James (Ya’aqov) Walker at the International Tanakh competition in November 2014.
I first started corresponding with James Walker about eight years ago, when I was still in law school and he was interested in converting to Judaism through the Karaite movement.
To be frank, I was inspired by the fact that Karaite Judaism could link a California-descendant of Egyptian Karaites and a black man from the South. And to be even more frank, I was immediately impressed with his knowledge of Hebrew and Scripture – which far surpassed mine.
James’ knowledge of the Tanakh recently earned him a place in the North American finals in the State of Israel’s Tanakh competition, and today I catch up with him about his experience at the finals in New York this past November.
From Yediot Aharanot: Questions and Answers with Hakham Rashi Moshe Firrouz about the recent ban on Karaite slaughter.
Those who follow the blog regularly know that I have tremendous respect for the Rabbinic tradition. (See here and here.) Heck, I have even professed my “support” for the Rabbanut.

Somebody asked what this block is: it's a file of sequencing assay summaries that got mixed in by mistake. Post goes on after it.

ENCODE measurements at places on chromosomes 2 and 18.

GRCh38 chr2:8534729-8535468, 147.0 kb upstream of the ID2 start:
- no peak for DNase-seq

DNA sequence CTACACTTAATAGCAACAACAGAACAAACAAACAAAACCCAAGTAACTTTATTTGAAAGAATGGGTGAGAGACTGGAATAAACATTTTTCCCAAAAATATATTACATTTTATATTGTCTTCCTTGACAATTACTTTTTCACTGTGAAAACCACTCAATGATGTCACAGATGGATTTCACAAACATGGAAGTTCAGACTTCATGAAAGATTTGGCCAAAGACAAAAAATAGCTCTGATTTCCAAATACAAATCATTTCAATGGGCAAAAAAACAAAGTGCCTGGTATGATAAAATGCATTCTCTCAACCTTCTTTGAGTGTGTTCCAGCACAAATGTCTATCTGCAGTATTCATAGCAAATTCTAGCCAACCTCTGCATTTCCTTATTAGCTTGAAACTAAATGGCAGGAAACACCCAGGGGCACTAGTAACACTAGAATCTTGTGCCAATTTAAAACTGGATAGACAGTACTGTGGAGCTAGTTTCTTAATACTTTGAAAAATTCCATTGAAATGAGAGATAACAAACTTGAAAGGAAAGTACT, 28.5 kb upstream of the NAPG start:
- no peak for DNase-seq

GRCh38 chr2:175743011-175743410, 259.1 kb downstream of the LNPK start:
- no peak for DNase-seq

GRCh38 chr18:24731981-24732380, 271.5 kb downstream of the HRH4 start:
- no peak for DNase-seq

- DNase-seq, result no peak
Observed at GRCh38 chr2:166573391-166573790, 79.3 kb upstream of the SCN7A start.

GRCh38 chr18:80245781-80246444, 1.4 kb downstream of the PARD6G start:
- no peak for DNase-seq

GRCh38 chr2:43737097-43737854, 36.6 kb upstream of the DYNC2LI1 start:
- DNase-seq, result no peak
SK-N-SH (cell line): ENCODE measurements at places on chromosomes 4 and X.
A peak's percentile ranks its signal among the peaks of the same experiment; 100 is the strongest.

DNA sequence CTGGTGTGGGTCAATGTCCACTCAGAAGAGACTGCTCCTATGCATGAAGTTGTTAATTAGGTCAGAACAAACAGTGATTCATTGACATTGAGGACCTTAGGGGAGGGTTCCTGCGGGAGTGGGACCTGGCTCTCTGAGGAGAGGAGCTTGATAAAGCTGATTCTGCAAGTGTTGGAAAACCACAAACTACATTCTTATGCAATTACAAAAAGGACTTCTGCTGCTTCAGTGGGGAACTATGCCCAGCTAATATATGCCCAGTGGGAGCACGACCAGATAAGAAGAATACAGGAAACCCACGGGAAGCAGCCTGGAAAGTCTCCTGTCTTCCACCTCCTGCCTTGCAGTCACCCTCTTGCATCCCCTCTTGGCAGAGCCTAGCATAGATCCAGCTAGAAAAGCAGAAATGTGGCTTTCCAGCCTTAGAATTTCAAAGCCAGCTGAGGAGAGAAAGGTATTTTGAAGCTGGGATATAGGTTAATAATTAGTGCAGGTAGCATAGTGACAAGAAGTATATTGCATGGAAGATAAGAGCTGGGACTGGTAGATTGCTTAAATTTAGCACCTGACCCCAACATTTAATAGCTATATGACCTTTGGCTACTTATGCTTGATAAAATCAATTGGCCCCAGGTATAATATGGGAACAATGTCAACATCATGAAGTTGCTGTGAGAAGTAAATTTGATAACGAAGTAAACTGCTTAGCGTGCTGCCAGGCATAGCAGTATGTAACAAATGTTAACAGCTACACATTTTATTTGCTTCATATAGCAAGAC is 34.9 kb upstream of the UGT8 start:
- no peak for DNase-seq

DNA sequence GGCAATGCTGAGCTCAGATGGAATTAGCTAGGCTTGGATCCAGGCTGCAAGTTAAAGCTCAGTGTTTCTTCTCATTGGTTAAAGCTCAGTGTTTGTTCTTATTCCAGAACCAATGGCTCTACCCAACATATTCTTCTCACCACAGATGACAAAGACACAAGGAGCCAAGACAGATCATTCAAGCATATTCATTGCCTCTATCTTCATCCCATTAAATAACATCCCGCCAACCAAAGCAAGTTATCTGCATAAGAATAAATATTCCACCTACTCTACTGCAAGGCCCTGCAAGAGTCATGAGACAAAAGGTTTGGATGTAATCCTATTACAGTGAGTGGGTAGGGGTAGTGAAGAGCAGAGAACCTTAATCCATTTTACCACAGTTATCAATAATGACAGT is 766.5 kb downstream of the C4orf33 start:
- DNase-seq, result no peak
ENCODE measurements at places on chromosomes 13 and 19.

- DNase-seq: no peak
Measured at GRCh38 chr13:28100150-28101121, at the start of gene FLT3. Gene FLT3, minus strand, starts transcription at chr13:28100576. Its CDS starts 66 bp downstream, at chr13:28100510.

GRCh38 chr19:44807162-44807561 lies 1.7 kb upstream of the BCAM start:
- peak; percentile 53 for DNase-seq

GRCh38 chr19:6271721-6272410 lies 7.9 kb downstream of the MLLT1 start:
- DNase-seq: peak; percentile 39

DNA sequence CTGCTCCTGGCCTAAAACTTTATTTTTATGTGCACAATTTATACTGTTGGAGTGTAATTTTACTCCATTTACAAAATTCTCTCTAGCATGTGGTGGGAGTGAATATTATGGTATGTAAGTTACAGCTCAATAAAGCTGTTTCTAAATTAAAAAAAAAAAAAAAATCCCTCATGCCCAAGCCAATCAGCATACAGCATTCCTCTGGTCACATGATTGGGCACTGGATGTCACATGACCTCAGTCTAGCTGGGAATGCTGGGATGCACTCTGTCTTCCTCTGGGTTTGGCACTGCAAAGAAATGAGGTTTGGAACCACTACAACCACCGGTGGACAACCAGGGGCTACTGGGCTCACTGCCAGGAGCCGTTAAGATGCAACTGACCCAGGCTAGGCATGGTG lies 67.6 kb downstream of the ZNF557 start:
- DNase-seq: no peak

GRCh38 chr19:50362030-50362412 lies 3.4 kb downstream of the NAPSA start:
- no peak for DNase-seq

But, at some point, you just have to call a foul on the Israeli religious authorities and ask your fellow Jews a simple question: “What kind of Jewish world do you want to live in?”
On October 24, 2013, a group of 5-7th graders from a conservative synagogue visited Congregation B’nai Israel, the home of the Karaite Jews of America. This was my first presentation on Karaite Judaism in over a year. I was a bit rusty but it was good to get back in the saddle – even if my shirt collar was not behaving.
We recorded the presentation and it appears after the jump. Feel free to drop your comments below and let me know if there are things you’d want to see me incorporate into future presentations.
The cover of one of the sections of Israel’s Ma’ariv newspaper, featuring Rotem Cohen after he decided not to compete on Shavuot.
Many are aware that Sandy Koufax, the legendary Dodgers pitcher, decided not to pitch in Game 1 of the 1965 World Series because it fell on Yom Kippur.
In 2011, Rotem Cohen, an Israeli Karaite Jew, decided not to participate live in the Israeli vocal talent show A Star is Born (Hebrew: Kochav Nolad*), when one of the rounds of the competition fell on the Karaite Shavuot. His decision affected his chances to advance on the show. But Rotem doesn’t regret a thing.